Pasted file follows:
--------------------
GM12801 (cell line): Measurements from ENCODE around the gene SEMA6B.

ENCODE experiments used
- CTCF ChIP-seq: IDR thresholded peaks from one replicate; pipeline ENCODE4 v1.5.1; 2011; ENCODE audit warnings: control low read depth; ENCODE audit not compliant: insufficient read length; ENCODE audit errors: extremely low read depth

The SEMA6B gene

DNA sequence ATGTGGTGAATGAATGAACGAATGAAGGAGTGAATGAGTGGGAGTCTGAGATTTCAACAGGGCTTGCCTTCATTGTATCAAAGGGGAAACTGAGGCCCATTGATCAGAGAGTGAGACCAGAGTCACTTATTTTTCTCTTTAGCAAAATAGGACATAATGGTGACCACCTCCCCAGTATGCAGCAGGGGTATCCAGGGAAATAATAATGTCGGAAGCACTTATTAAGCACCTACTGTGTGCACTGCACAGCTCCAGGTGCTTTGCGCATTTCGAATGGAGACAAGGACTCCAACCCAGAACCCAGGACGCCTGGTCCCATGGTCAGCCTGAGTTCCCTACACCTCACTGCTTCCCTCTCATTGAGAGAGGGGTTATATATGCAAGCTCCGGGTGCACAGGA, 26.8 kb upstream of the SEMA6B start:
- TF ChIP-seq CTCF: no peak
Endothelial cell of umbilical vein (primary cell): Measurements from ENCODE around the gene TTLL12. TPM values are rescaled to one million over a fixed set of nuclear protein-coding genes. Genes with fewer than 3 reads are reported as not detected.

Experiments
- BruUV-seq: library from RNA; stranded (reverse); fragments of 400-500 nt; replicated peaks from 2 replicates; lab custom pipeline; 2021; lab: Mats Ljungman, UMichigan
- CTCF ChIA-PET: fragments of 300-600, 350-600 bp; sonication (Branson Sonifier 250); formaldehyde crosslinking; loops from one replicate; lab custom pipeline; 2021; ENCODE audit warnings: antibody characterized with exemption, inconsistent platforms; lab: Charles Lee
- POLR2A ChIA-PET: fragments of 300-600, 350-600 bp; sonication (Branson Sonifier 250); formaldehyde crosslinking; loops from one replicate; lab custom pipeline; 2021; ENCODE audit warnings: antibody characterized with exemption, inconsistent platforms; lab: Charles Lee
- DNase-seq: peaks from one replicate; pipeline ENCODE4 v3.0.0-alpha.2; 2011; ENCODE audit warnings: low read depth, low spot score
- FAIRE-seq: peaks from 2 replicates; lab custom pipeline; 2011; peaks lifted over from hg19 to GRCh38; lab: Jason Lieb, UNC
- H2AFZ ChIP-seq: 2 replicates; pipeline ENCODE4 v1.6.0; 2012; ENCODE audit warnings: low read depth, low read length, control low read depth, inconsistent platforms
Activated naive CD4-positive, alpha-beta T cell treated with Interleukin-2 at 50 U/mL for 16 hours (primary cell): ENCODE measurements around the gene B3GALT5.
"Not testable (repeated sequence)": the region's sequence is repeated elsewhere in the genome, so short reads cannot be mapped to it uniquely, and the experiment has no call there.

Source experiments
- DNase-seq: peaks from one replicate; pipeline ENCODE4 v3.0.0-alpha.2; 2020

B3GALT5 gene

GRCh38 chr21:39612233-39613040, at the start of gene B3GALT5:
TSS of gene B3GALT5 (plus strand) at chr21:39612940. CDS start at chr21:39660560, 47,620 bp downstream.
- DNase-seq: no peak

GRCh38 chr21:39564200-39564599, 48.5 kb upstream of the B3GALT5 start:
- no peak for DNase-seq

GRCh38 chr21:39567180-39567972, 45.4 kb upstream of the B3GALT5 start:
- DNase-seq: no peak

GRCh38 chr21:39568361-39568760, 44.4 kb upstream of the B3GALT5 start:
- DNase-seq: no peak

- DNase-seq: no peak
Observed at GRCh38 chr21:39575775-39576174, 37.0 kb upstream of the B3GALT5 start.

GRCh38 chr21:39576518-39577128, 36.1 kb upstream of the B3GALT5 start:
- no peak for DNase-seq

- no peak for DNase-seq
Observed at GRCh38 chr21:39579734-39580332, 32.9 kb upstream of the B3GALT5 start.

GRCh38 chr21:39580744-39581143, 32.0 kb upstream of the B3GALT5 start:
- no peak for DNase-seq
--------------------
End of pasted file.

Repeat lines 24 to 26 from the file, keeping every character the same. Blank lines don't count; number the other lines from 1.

- no peak for DNase-seq

GRCh38 chr21:39567180-39567972, 45.4 kb upstream of the B3GALT5 start:
- DNase-seq: no peak